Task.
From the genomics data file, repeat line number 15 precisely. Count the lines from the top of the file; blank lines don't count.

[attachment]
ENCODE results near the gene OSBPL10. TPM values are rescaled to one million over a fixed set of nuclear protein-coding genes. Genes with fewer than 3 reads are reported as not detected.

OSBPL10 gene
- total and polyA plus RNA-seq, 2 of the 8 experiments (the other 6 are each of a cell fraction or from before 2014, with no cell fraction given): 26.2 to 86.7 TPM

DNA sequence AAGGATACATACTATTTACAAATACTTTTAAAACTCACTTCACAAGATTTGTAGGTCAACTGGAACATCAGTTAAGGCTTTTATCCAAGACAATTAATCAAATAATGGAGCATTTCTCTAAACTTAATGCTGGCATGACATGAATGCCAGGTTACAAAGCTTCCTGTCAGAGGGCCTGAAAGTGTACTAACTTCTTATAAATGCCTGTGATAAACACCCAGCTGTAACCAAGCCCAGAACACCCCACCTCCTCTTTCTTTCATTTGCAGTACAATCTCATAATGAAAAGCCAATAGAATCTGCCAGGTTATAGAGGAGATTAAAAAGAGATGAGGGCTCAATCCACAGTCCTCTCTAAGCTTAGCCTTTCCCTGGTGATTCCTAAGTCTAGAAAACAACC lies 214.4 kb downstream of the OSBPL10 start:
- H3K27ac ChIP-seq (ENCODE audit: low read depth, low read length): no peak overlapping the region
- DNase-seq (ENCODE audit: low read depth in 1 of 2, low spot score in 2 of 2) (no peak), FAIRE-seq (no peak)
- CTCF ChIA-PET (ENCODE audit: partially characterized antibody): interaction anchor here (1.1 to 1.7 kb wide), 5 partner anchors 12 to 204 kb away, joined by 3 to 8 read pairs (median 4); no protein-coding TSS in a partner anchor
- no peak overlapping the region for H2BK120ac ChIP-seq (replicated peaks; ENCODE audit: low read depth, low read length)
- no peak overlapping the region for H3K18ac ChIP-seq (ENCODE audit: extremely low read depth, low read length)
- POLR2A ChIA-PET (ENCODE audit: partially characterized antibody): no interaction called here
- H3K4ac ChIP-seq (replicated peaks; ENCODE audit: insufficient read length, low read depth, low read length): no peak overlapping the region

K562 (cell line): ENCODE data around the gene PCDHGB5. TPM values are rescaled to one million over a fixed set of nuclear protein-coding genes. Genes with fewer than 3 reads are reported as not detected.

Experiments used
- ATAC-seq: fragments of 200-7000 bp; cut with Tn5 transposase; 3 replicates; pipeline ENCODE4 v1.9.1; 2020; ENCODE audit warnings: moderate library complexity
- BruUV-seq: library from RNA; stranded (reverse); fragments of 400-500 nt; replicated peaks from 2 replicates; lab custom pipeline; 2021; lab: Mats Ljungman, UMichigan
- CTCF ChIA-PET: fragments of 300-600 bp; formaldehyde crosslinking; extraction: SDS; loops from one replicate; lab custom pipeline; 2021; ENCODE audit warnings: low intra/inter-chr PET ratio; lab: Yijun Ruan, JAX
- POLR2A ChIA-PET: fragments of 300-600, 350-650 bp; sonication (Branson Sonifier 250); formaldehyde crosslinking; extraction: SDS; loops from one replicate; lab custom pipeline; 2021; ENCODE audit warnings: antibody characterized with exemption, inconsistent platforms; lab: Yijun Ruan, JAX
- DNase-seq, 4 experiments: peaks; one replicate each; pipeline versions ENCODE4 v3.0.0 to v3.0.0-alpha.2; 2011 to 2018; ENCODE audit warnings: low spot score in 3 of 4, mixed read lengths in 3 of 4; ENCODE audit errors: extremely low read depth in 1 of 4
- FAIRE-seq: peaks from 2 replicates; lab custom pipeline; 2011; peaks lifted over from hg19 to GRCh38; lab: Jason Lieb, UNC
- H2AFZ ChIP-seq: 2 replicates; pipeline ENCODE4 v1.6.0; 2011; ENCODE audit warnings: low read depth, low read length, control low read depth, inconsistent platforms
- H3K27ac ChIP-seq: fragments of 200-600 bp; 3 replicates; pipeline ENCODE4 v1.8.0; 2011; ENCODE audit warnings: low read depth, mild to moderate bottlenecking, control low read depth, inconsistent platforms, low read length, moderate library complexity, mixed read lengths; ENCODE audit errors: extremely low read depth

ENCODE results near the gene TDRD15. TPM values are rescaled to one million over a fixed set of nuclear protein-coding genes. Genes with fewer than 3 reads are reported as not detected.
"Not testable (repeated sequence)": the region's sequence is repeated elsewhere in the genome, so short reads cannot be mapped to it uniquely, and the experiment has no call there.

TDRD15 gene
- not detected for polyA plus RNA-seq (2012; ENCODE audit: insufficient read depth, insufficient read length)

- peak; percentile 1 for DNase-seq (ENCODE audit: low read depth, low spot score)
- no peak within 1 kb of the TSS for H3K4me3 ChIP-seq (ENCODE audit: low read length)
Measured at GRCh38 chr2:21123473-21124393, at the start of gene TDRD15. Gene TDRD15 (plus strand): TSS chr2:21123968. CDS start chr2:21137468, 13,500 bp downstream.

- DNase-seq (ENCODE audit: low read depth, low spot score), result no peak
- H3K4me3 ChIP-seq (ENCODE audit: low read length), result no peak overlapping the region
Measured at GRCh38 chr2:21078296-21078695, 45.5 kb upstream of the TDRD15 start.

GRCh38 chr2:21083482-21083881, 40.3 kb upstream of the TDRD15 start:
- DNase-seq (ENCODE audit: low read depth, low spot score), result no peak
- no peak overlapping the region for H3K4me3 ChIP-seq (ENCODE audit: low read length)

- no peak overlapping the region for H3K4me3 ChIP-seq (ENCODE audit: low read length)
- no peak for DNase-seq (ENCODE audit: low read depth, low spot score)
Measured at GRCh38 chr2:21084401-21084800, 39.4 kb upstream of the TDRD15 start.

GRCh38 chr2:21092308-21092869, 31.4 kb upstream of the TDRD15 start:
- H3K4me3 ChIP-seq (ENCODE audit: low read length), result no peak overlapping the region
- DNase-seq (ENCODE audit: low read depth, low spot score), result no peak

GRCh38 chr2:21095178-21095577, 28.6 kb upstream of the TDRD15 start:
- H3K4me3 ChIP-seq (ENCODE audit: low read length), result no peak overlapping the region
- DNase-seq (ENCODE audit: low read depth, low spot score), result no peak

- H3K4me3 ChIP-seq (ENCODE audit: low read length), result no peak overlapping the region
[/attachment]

- BruUV-seq: library from RNA; stranded (reverse); fragments of 400-500 nt; replicated peaks from 2 replicates; lab custom pipeline; 2021; lab: Mats Ljungman, UMichigan